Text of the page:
Mike Cornelison 1952-2011

November 8th, 2011 by Max Allan Collins

I’ve written here before about my friendship and collaboration with Michael Cornelison – who starred in my four indie features, three short films and narrated both of my documentaries – but this weekend I spoke about in public, at the venue where he acted so often, the mainstage of the Des Moines Playhouse. We presented (and filmed) ELIOT NESS: AN UNTOUCHABLE LIFE at the Playhouse, but in the “black box” theater downstairs.

My son Nathan and his girl Abby spent the weekend with us, mostly in Des Moines. It was Nate’s 29th birthday and he chose to spend part of at Mike’s wake-like memorial. Nate knew Mike well, having worked on all of those film projects mentioned above. Mike’s son Nick is a very gifted young actor, and Mike was an incredible dad to Nick – and always warm toward Nathan, showing an interest in him that reflected his own positive parenting.

Nathan (and Abby) celebrate his 29th birthday, which he chose to in part celebrate by attending Mike Cornelison’s memorial in Des Moines with his mom and dad.

I won’t repeat what I said on stage, because I have no idea what that was. A few years ago, when Paul Thomas – also one of my best friends, my musical collaborator since 1968 – died unexpectedly, I was asked to speak. Public speaking is no big deal for me; it comes easily, and I always do it extemporaneously. But when I had to speak about Paul, I came unglued. I was washed off the stage in a tidal wave of tears and snot and sobbing, a tough guy just like Nate Heller and Mike Hammer. Sunday night, my goal was to get through speaking about Mike without it dissolving into a sentimental sob fest. I made it. Just barely. Dick Choate, Mike’s good friend and a great actor (and incredibly funny guy), went on before me (there were four speakers) and, presenting a warm, sometimes hilarious tribute to Mike, broke down about half-way through…I turned to Barb and said, “I’m screwed.” Not only was Choate great, he had stirred my own emotions. I figured I would do a repeat of the melting man routine I did for Paul, but I think I managed to serve Mike better.

I speak at Mike Cornelison’s memorial (on stage at the Playhouse in Des Moines) and manage to just get through it without dissolving into a puddle of goo.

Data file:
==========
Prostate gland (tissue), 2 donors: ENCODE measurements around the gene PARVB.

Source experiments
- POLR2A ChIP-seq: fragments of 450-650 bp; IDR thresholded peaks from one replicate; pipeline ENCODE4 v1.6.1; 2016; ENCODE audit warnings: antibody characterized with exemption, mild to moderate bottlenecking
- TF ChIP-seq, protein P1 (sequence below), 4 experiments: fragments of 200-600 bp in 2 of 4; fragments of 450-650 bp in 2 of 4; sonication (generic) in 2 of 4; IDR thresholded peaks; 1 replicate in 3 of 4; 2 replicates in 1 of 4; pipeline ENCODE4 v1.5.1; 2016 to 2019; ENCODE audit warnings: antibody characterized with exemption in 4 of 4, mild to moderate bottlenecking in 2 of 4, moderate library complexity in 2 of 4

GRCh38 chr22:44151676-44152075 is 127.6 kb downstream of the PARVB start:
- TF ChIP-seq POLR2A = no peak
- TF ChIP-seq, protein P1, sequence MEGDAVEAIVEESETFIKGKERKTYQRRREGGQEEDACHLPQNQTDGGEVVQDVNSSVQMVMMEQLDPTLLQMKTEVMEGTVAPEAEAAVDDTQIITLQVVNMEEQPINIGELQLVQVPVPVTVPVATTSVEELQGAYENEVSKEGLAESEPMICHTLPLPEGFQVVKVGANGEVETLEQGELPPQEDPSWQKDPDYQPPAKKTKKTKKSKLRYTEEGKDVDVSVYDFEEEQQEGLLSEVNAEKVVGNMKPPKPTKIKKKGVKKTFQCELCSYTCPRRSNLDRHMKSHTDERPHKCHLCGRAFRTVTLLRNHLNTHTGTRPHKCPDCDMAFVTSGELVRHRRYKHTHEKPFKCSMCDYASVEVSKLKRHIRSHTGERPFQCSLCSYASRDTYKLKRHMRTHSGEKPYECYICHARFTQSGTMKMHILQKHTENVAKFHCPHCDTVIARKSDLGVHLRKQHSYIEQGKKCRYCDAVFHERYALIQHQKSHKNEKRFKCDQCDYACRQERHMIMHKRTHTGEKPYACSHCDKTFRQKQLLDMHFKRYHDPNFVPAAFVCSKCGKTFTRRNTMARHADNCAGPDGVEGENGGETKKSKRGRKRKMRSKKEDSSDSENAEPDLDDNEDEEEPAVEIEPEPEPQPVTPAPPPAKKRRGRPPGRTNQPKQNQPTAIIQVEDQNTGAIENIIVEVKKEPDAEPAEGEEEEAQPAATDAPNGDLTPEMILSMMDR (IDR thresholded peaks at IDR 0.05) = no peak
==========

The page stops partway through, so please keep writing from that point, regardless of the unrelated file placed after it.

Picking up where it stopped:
Nick had asked me to talk about the man, not the actor, but the truth was, you couldn’t separate them. Mike barely scratched out a living most of his last twenty years (he’d made good money out in Hollywood) but he insisted on making that living, however meager it sometimes was, by exercising his craft and his art. He also wanted to live in Iowa near his son. That was one of the main connections between us – we were, each in our way, professional storytellers who preferred to live in Iowa, to raise our sons there. Being a professional actor working in (and out of) Des Moines is a rough road. But Mike travelled that road bravely and well.

He left behind an incredible body of work. If you are an ‘80s TV fan with DVD sets in your collection, Mike lives in your house. He was a guest star on HUNTER, HILL STREET BLUES, WHITE SHADOW, HARDCASTLE & McCORMACK, DALLAS, REMINGTON STEELE, GREATEST AMERICAN HERO, and a boatload more. He was in a lot of films, too, possibly most memorably as the hotel clerk in LOST IN AMERICA who Albert Brooks hilariously bribed. I think his performance as Mark in MOMMY shows him at the top of his considerable gifts, at what I consider his specialty – the flawed leading man. And when Patty McCormack, who had so enjoyed working with Mike on the MOMMY movies, saw ELIOT NESS, she said, “That Mike…what a wonderful actor.” As you might guess, Patty is no pushover where it comes to rating actors.

At Mike Cornelison’s memorial (actually a celebration of his life) with his actor son Nick and two of Mike’s best friends (and very talented actors themselves), Richard Choate and Greg Anderson. Greg was there when Mike and I wrote our first (unproduced) screen treatment together in my house on Lord Avenue in Muscatine.

It just goes on and on, the body of work he created (some of it ephemeral, because he loved the stage above all else). His last major project with me was playing Pat Chambers to Stacy Keach on the two NEW ADVENTURES OF MIKE HAMMER audio novels – hearing of Mike’s passing, Stacy said to me, “He was a fine Pat Chambers.” For those of you interested enough in my work to read this update, you know what that simple tribute means.

There is perhaps no greater joy in the creative process than working with a talented artist who you admire and to then receive admiration and devotion in return. His nickname for me was “Captain.” If Captain Chambers considers me his equal, I am a happy man. Now if you’ll excuse me, I am going to finally break the fuck down….


The lovely picture of Mike during the production of the one-man show DARROW, which preceded ELIOT NESS by a few months.

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